Can Wayne Swan make it?
His plans (and that of the Gillard government) to produce a surplus in 2012-13 risks pushing Australia into recession.
No Australian government — not even the “heroic” Howard government in 2006-08 — has ever proposed slashing federal government spending by so much. Swan plans to take us from a deficit of $37 billion this financial year, perhaps more, to a $1.5 billion surplus in 2012-13. On Treasury’s estimates, that would take at least 2.6% of GDP out of the economy in 2012-13.
To avoid recession, Australia will have to have growth of 3% to 4% over the next 18 months, which is possible, but no certainty. It will mean more pressures on employment, industries such as retailing and real estate, and an even greater dependence on the mining boom, which will make for an even more unbalanced economy. Sounds tough, and it will be, but it is not insurmountable.
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But as Stephen Koukoulas pointed out in Crikey yesterday, such sharp cut in spending will open the way for a series of interest rate cuts from the Reserve Bank (that’s what opposition treasury spokesman Joe Hockey calls “heavy lifting”). He wrote:
“Of huge significance, Swan’s very clear message to the RBA is that it can easily cut interest rates knowing that government demand will be dampening demand and inflation pressures over the forecast horizon … It’s a near-perfect application of economic policy: tighter fiscal policy which builds savings, giving even great fiscal flexibility for the future, allows for a lower interest rate structure and therefore a lower Australian dollar. Recall the alternative is an easy budget with on-going deficits, higher interest rates and an even higher Australian dollar. Lovely.”
Built into the underpinnings of the spending cuts is an assumption that China won’t be crunched by the current slowdown, although two days of sharp falls on the Shanghai stockmarket are starting to worry investors about the real state of China’s economic health and whether it can avoid a “hard landing”, led by property.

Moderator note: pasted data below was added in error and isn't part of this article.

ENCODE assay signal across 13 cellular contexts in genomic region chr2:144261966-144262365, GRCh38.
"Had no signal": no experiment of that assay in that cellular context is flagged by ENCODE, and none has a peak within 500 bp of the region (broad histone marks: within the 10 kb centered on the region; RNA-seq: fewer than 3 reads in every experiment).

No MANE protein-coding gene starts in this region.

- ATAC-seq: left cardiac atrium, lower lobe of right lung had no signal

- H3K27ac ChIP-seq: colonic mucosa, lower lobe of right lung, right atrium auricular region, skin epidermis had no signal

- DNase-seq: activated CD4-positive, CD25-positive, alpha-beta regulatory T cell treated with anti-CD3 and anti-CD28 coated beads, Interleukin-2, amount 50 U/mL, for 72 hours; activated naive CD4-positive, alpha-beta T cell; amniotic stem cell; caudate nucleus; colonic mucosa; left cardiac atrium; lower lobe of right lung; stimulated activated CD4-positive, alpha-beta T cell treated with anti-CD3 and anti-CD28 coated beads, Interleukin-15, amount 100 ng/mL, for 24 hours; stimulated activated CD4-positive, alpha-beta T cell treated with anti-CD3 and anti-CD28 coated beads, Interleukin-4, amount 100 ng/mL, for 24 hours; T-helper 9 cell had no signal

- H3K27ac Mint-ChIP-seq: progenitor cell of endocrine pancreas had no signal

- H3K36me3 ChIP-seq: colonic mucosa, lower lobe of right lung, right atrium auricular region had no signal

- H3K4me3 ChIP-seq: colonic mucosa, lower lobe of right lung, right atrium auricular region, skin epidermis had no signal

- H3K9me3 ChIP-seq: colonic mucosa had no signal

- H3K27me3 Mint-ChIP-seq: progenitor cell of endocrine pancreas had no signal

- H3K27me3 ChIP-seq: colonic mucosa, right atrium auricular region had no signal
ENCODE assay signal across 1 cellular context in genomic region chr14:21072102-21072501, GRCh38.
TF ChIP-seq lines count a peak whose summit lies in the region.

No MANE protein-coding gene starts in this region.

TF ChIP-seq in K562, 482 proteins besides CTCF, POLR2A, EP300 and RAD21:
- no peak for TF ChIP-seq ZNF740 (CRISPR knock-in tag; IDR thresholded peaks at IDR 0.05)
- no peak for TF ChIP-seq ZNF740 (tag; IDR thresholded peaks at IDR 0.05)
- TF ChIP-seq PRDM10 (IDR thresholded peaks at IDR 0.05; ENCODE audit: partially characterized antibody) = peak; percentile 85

For that reason the weekend ahead could be fraught with concerns about China with the two monthly surveys of manufacturing activity (one official, one private, from HSBC) due out tomorrow. The early HSBC survey last week showed a larger than expected fall deeper into the contraction (under a reading of 50). Any reading close to 48 will spark more concerns that the slowdown in China is getting bumpier.
But there could be a saviour from left field: not dramatic enough to make Swan’s job easier, but enough to mitigate the intensity of the cuts as we move into 2013. That is the US economy, which is developing a moderate, but not startling growth surge.
We had confirmation overnight of that with an upbeat update from the Organisation for Economic Co-operation and Development while the final estimate of fourth quarter US economic growth was an unchanged annual rate of 3%. That growth estimate was unchanged from the second one issued a month ago, but despite that consistency, US economists are not as confident as the OECD, which sees first-quarter growth of 2.9% (annual) for the US, slowing to 2.8% for the second and above 2% for all of the year, against the 1.7% for all of 2011.
US economics see growth at 2.1% in the first quarter of this year and won’t pick up significantly from there. Growth over the course of 2012 is expected to be about 2.5%, and only 2.9% in 2013. The economists expect job growth to slow slightly, ending with a full-year gain of 2.2 million, or an average of 170,000 a month for the rest of the year, down from the average gain of 255,000 during January and February. The unemployment rate, which fell to 8.3% in February from 9.1% last August, is expected to only modestly improve to 7.9% by the end of this year.